Enchantress is a sorceress and presented initially as perhaps the most powerful member of the Suicide Squad in the film. However, She quickly becomes part of the problem and not part of the solution.

To provide the manifestation of her anger, in the form of a new deadly machine, Sony Pictures Imageworks (SPI) went beyond simulation to higher level fractals and vortical flows in some of the most complex work in the film. The Enchantress machine is remarkable in complexity and the extent of the ‘procedural solution’ SPI developed. While not based in reality such as Double Negative’s black hole work for *Interstellar*, it is another example of the outstanding VFX use of real mathematical complexity visualised for cinematic art.

June Moone was a scientist who became the Enchantress after stumbling across a secret chamber in a remote castle. June can transform into her magical alter ego merely by speaking the phrase “The Enchantress.”

MPC provided all of early Enchantress and her army which attacks in the second act (amongst other sequences). Bob Winter was MPC’s visual effects supervisor who oversaw the 700 shots MPC delivered.

Above is a clip from the film, showing the transformation inside the White House situation-room. The film’s effects were primarily handled by SPI and MPC. MPC dealing with the earlier sections of the film and SPI produced the final battle.

Enchantress’s demonstration of retrieving the plans from the weapons vault in Tehran was produced by MPC in Montreal. Winter pointed out that the brief was to make the sequence more of a physical “hostile take over” rather than just a magical morph. The flipping of the hand was all CG for both characters, and the tilt up on Enchantress was a split between the actress and her CG digital version. The shot was particularly tricky as it is slow, deliberate and without fast editing to hide the transformation. “That was very tricky,” explained Winter, “as it was close to camera, under scrutiny, with highly detail costume, so we did do a pretty significant CG build on her for that scene, to sell that transformation.”

**Enchantress’s Army (MPC)**

The first contact attack featured a street level attack by the army of creatures which have eyeballs all over their skin. The problem was complex as the characters have to move like soft body creatures but they ‘explode’ or smash much more like a black obsidian** **shattering rigid body. “That was the creative direction from Jerome Chen,” said Winter. “He discussed with us just what are these creatures, what are they made of.. the demons are soulless creatures so they did not want fleshy interiors.”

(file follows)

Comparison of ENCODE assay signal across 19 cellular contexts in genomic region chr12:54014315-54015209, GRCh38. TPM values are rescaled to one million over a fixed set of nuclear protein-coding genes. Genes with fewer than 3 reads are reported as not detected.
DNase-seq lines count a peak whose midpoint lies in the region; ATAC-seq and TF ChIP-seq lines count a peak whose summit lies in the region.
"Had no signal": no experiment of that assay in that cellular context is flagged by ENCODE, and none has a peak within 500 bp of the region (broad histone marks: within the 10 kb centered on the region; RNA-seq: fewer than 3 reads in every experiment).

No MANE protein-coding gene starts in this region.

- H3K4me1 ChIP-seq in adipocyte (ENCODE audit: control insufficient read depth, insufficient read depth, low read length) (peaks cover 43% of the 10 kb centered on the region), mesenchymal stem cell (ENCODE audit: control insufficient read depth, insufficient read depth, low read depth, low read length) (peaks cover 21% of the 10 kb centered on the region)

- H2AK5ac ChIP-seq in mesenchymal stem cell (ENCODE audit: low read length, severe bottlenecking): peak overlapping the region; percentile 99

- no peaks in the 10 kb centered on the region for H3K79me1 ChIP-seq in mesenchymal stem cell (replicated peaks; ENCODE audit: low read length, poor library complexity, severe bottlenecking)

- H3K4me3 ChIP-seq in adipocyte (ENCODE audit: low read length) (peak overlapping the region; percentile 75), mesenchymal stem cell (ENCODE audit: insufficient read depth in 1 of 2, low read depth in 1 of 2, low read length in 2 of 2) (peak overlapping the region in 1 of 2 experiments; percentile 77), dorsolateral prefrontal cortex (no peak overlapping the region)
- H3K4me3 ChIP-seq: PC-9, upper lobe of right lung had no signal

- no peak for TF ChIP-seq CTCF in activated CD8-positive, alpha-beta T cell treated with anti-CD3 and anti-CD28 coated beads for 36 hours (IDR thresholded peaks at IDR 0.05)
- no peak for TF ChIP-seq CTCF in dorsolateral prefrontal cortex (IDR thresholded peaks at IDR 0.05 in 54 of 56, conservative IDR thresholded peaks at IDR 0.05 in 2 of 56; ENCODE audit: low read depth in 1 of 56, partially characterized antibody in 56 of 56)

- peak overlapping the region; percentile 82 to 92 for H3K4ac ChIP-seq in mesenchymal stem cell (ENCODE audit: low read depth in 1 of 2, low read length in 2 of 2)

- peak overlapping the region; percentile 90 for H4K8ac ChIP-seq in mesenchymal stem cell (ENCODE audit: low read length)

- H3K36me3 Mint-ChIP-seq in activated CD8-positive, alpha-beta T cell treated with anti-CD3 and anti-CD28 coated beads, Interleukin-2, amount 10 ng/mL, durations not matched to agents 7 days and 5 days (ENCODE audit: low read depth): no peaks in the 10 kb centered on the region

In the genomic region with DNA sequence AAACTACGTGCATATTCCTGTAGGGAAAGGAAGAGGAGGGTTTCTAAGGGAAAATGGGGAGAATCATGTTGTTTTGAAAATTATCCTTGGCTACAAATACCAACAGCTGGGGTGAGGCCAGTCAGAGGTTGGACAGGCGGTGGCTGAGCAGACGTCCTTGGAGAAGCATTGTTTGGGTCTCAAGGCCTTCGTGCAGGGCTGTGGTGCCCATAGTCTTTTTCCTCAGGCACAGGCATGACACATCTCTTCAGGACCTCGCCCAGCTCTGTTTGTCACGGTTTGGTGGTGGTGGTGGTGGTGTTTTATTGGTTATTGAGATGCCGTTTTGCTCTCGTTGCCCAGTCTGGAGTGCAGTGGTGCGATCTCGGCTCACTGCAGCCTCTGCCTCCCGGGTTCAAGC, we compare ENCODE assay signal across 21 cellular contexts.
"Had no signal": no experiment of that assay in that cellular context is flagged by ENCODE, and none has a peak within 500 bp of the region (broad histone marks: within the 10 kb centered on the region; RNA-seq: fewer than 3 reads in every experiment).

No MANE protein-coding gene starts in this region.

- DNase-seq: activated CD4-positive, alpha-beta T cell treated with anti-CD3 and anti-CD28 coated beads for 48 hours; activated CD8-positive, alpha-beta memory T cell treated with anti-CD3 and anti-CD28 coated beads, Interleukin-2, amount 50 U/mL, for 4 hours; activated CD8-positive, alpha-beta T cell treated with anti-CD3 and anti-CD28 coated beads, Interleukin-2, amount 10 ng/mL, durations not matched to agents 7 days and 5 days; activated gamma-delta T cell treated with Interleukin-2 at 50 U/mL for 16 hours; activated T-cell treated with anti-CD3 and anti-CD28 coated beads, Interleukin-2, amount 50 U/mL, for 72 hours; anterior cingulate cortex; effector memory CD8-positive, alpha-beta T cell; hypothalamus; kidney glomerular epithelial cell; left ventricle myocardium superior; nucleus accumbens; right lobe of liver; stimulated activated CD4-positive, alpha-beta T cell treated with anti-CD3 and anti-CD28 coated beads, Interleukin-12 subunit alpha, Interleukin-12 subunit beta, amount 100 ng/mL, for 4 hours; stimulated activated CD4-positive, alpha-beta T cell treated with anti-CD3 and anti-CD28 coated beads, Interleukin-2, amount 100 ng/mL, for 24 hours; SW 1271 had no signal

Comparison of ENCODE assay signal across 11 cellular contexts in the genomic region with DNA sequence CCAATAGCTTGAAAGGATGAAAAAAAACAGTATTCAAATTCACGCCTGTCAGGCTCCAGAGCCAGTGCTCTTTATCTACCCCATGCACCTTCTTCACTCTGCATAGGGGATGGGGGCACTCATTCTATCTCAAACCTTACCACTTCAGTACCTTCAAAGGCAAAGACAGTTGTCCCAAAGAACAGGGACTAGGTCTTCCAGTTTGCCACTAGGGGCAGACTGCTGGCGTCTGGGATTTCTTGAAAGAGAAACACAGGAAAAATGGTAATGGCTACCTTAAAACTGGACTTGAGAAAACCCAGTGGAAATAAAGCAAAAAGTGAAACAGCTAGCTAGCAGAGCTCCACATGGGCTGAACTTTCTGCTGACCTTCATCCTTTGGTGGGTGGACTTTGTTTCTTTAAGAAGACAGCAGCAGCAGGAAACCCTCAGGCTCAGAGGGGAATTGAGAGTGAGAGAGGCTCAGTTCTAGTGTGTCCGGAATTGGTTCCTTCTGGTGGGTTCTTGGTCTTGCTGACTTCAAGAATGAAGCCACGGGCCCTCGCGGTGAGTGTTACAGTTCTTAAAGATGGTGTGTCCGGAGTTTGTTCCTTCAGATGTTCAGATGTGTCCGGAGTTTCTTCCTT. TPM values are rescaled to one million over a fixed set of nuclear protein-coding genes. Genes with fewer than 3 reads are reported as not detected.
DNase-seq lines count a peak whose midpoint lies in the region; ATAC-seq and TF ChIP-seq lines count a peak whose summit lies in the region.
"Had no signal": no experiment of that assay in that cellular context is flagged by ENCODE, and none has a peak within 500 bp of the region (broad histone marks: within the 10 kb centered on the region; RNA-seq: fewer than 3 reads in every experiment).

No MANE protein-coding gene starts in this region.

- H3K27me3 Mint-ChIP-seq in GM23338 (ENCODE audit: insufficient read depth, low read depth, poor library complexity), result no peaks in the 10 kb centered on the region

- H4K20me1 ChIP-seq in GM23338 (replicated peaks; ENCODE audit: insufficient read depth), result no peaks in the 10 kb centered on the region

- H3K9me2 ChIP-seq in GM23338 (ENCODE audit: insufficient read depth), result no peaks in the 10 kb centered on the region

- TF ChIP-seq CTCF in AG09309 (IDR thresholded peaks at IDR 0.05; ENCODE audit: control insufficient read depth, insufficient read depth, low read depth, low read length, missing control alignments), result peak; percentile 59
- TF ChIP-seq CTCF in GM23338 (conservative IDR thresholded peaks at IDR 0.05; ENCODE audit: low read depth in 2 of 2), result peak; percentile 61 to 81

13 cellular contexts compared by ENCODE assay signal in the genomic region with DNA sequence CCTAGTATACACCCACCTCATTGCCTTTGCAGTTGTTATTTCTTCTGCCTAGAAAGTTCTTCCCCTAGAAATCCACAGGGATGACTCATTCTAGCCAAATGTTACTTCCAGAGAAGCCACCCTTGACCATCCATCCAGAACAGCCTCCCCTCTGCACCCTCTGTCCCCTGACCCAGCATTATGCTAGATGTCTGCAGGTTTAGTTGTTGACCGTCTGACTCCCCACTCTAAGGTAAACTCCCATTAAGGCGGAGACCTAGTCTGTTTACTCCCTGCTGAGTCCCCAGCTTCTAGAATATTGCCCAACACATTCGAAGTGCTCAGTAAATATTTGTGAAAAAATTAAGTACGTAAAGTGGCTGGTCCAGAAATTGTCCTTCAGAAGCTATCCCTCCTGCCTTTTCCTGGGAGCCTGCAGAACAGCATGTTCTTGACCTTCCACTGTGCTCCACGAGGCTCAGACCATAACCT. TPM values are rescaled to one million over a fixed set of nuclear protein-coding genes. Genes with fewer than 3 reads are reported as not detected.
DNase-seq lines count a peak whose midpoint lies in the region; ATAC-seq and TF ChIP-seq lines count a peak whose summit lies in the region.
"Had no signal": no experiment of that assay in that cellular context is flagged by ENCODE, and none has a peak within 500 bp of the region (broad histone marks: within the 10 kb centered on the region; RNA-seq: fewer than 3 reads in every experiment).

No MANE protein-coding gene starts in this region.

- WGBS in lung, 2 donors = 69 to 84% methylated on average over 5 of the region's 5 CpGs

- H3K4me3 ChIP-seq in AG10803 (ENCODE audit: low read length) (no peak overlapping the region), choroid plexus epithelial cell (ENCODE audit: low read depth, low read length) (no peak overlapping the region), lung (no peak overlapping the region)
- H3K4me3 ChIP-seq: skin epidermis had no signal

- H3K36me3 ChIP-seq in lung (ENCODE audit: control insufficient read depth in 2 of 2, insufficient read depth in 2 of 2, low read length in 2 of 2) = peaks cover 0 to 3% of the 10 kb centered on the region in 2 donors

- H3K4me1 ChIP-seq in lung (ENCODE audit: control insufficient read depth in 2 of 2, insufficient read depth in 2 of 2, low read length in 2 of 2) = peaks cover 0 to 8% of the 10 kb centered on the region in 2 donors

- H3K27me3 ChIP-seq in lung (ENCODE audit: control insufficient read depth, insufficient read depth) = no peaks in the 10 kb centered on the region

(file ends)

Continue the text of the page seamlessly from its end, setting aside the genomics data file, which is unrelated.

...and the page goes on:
The direction the team received was to create them so they calcified when they are hit and shatter in a dynamic simulation as a rigid body simulation. The transition point between the two states was isolated by Winter and the team. While it is normally always possible to do a hand off between two model systems, there was just so much to be done in this sequence that a more complex or unified generic solution was going to be needed.

The team would also have sequential sequences where parts of a demon would be blown away in successive hits. To solve this the team used a mixture of MPC’s in-house Kali software and Houdini. As Kali is a finite element analysis tetrahedral mesh solution, the team needed to tweak the parameters. After all, Kali excels in having objects bend and deform before shattering, something MPC did not really need in this case. But the solution used the standard Kali FEA implementation, which is similar to Pixelux’s base Digital Molecular Matter (DMM) system. The team produced a generalised solution that allowed them to handle the volume of ‘death’ blows inflicted by our (anti)-heroes. One problem for both Houdini and Kali was repackaging the geometry post-destruction as a renderable asset with its correct textures and look development intact.

On the day of the shoot, there were suited costume stunt people on wire rigs to allow them to move threateningly, and it was this look to which MPC matched. If you look carefully, MPC fully modelled the eye to get the correct reflections off the cornea and more. While there was some eye movement, the movement was subtle in a scene that was more about gross motion than long lingering shots that would fully show the blinking or eye focusing on something.

One interesting aspect was that the production decided to add cicada-like* *sound for the dark army as they attack, which lead Winter and the MPC team to introduce a high speed vibration to the head vibration of the demon soldiers. This gave the demon army their three distinctive aspects: eye blinks, various head bulges and high frequency vibration.

Making the black bug eyed evil army read in the dark lane way was a challenge, aa the team found they needed to really carefully use highlights to make sure the character read on screen. As the attack starts the firing starts and there are rounds of tracer fire. Each shot was only onscreen for one frame but these also helped introduce flashes and highlights.

A key point was that Will Smith’s Deadshot always hit his target, so the team had to make sure his shots fired in principle photography connected in post. On-set, the team did shoot blanks for some key sequences, so this meant Smith had actual muzzle flashes and contact lighting. In other scenes this had to be added.